Working in the cold - Kawasaki KLR 650 Forum
1987 to 2007 Wrenching & Mods For maintaining, repair or modifications of Generation 1 KLR's. 2007 and earlier.

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post #1 of 10 Old 12-17-2013, 01:29 PM Thread Starter
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Working in the cold

I wanted to do some work over the winter on the bike in the shed but the temps will be under 0 C outside.

Are there any issues working on the bolts and parts in that type of cold other than me freezing?

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post #2 of 10 Old 12-17-2013, 02:28 PM
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Use a large tarp to cover you and the bike and then a small heater to semi heat the area in which you want to work.....just more comfortable.
Oil won't flow waste of time trying that one......unless you run bike.....
What work are you looking to do? Maybe start bike and let warm up before working on it? Valve clearances won't work on a warm bike though.

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post #3 of 10 Old 12-17-2013, 04:55 PM
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If you use a gas heater make sure you don't make your work area to tight. Monoxide poison can kill
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post #4 of 10 Old 12-17-2013, 05:06 PM Thread Starter
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I meant more for the nuts and bots on the bike, metal fatigue etc for being worked in the cold, do they torque right etc.

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post #5 of 10 Old 12-17-2013, 05:49 PM
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I can't answer if the case will snap from possibly being torqued being too cold...but I doubt if the bolts will.

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post #6 of 10 Old 12-17-2013, 07:18 PM
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I've swapped out entire drivetrains on vehicles in -20 weather outside, no problems other than it's miserable work. The only thing that might get brittle would be the plastics... Especially if you have gen 2 hard plastic...

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post #7 of 10 Old 12-17-2013, 08:17 PM
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Interesting, and this has me thinking (sometimes a dangerous thing). Since torque is only a twisting force trying to replicate bolt stretch to provide adequate clamping force I have to wonder how temperature affects the final tightening requirements.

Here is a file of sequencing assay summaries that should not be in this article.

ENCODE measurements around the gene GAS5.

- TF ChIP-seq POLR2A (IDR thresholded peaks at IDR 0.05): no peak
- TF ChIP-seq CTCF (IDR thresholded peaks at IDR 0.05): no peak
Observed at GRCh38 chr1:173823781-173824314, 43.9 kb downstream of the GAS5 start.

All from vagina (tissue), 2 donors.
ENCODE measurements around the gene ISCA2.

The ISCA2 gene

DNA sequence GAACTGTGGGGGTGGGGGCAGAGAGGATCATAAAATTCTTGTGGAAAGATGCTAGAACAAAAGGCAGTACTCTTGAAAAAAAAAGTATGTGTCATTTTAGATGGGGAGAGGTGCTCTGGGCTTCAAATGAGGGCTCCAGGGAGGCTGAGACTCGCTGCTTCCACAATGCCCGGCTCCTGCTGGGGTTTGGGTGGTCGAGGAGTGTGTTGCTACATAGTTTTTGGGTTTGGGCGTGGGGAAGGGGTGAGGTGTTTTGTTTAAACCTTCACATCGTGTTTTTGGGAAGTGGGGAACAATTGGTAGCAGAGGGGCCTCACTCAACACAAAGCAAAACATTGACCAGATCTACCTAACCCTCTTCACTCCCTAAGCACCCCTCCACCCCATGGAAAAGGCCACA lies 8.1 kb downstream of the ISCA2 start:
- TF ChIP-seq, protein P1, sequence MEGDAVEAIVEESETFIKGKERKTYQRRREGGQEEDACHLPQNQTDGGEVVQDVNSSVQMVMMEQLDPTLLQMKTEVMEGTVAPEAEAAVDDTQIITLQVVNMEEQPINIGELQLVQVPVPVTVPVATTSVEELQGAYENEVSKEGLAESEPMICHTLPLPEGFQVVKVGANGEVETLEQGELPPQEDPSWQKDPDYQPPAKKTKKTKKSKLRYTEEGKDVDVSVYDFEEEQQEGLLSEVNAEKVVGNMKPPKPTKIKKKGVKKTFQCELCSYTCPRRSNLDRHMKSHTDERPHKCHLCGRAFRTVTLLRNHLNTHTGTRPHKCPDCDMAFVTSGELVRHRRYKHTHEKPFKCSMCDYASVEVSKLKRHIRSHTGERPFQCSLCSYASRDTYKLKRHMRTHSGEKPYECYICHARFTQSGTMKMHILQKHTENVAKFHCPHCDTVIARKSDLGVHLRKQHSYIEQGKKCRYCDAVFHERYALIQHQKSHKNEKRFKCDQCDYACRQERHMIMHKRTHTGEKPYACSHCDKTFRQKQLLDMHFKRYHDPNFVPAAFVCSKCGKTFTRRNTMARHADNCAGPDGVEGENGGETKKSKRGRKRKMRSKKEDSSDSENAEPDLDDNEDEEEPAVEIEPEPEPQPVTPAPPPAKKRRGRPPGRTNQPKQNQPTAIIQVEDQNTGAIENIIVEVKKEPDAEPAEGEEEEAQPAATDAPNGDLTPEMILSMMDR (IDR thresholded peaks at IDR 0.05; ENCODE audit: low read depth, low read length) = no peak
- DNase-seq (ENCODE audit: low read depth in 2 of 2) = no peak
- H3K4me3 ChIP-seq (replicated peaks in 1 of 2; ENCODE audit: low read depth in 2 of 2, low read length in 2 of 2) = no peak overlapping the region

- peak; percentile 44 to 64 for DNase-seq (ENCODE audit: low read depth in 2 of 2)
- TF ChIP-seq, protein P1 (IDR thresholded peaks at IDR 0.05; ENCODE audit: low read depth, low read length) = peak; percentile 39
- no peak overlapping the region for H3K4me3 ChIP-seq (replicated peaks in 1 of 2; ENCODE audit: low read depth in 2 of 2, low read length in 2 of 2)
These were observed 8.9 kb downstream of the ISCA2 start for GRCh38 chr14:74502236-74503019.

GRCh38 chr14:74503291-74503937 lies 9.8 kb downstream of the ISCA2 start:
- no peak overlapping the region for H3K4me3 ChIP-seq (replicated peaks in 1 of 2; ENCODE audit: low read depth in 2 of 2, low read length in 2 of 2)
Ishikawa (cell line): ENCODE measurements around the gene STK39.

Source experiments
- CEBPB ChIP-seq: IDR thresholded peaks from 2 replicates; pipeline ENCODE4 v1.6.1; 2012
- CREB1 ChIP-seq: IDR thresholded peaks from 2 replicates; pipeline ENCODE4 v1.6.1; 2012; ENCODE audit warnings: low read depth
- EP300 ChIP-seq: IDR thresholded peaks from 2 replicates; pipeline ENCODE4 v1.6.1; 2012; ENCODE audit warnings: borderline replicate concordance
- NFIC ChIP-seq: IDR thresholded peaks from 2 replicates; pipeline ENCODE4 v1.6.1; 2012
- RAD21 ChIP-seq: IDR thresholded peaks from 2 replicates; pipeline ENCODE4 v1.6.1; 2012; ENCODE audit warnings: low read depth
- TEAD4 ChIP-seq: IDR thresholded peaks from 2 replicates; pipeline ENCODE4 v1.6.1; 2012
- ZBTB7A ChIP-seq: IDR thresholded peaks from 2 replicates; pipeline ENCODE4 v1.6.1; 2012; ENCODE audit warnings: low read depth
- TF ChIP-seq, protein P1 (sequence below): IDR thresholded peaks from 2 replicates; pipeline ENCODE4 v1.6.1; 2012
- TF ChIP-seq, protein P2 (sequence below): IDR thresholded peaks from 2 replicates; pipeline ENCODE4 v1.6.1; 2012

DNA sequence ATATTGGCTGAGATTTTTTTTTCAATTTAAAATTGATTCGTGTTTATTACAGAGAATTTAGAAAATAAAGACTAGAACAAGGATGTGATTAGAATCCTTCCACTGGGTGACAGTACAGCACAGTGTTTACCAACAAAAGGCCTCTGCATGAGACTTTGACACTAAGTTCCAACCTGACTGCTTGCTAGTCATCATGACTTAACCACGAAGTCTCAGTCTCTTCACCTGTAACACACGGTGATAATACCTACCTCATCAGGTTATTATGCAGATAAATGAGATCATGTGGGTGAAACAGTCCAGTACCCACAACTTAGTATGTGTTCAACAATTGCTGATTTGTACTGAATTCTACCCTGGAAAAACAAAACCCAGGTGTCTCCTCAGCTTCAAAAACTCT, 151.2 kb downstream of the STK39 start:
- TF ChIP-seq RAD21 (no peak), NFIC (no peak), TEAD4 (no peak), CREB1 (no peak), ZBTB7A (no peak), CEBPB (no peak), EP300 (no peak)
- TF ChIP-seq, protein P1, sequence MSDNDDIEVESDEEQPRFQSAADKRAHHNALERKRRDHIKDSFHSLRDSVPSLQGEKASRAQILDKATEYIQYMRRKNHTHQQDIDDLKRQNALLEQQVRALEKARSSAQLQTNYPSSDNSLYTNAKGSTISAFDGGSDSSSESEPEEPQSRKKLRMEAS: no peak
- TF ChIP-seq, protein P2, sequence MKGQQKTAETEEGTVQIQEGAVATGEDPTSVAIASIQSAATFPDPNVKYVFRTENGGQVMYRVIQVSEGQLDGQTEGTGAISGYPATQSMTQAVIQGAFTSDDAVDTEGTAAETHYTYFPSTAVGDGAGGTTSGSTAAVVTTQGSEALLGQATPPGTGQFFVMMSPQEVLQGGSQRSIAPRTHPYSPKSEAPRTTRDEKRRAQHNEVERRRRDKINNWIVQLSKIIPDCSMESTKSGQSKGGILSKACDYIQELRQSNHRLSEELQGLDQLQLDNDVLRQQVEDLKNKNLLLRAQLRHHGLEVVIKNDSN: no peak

A couple of things come to mind. First is the coefficient of expansion (or contraction) of a steel fastener versus the aluminum parts to be held together at a particular temperature. Think of the problems the SR-71 engineers faced.

Second is what type of thread lubricant, if any, is used. Itís been proven that lubricated threads will provide more bolt stretch than non lubricated. The materials yield (or non ability to return to itís original state) must be considered.

As usual I only pose potential problems and offer no advice. But, we are not building something for intergalactic travel here. I think the the point is moot.

Run it and stay warm.

Gray-haired riders donít get that way from pure luck.

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post #8 of 10 Old 12-17-2013, 11:22 PM
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I do the tarp and space heater for anything requiring more time than the fingers can handle.
Our garage is attached but not heated. The fact that it's attached keeps it above freezing
out there so the heater in a tent is just a luxury.

This is my son, with whom I am well pleased." ----God
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post #9 of 10 Old 12-18-2013, 12:34 AM
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Hi Crash
I have done all kinds of work on all kinds of equipment in temps from +45c to -45c with no real mechanical issues at the temps you are asking about. Make the work area as comfortable as you can for yourself. The bike won't be adversely affected at any temp you can comfortably work in. In the winter I usually keep my personal shop at about 5c due to the high cost of heating fuel. If I am going to be doing a big job I may raise the temp to 10c but that is for my comfort only.
I would want it warmer if I was doing tire work but only to increase the flexibility of the rubber tires.
I'm not worried about torques and the like. There is more variation in torque due to the usual variances of torque wrenches than caused by temp changes.
You won't have any problems with broken bolts that you wouldn't have had at 25 or 30c as well
Stay warm....justjeff

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post #10 of 10 Old 12-18-2013, 09:02 AM
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You said the bike is in a shed. Is there enough room on in there to work?? You can toss your wife's gardening stuff outside in the snow. Close the door and get a small propane heater. Should get toasty warm. Even 40F is warm enough to take the chill off.

My Kaw Barn - 2004 KLR, 2006 Concours (sold), 1997 Bayou 400.

"It's a friggen motorcycle, it's not supposed to be comfortable, quiet or safe. The wind noise is supposed to hurt your ears, the seat should be hard and riding it should make you shit your pants every now and then. "

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